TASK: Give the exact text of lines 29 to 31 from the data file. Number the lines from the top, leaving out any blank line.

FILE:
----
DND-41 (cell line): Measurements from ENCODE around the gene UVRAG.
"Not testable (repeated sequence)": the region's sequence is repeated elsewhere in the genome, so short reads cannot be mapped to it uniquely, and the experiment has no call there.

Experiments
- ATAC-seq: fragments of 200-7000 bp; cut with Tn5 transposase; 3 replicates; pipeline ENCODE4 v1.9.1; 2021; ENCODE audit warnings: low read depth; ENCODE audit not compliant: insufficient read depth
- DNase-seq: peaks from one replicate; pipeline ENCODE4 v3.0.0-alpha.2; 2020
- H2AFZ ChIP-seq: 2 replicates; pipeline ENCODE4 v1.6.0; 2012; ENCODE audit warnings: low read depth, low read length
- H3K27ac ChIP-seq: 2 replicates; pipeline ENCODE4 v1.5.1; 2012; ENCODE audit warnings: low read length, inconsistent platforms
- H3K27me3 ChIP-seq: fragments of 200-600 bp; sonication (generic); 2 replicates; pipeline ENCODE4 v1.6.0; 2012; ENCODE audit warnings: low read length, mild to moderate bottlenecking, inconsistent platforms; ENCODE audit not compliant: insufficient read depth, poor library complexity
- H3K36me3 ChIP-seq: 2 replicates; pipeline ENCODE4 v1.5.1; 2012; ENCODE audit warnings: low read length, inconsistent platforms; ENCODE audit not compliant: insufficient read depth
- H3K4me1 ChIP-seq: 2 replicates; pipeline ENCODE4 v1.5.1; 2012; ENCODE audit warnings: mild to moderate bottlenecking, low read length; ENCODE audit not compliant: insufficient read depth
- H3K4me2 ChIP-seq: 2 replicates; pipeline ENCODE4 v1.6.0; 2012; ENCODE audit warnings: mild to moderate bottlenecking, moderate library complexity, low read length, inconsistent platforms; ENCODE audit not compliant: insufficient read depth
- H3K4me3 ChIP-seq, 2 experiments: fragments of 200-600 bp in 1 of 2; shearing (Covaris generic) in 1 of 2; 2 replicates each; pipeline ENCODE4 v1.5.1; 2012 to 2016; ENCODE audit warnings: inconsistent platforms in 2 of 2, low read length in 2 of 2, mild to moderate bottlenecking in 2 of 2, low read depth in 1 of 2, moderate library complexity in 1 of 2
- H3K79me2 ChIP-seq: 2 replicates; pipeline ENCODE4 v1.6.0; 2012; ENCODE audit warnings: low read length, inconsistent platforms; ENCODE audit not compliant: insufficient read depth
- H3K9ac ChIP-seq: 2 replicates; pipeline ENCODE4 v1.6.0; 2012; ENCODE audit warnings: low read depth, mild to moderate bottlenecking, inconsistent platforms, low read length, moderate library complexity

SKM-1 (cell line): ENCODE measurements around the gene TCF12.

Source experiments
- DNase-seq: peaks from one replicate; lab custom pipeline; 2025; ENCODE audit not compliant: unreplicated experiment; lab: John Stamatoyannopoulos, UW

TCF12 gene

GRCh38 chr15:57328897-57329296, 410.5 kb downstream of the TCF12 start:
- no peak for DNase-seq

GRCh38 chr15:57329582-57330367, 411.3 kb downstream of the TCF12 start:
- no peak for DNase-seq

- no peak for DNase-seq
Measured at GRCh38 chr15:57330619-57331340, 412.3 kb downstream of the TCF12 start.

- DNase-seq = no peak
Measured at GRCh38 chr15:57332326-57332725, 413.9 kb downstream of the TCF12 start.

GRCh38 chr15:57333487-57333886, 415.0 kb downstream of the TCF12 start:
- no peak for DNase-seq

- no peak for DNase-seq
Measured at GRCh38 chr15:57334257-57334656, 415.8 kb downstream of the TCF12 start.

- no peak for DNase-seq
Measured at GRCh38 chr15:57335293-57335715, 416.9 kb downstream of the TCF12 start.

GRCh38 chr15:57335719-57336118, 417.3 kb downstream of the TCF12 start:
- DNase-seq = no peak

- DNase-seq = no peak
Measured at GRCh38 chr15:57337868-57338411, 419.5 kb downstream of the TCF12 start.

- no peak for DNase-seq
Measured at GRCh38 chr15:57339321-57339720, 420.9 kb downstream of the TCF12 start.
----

- no peak for DNase-seq
Measured at GRCh38 chr15:57334257-57334656, 415.8 kb downstream of the TCF12 start.

- no peak for DNase-seq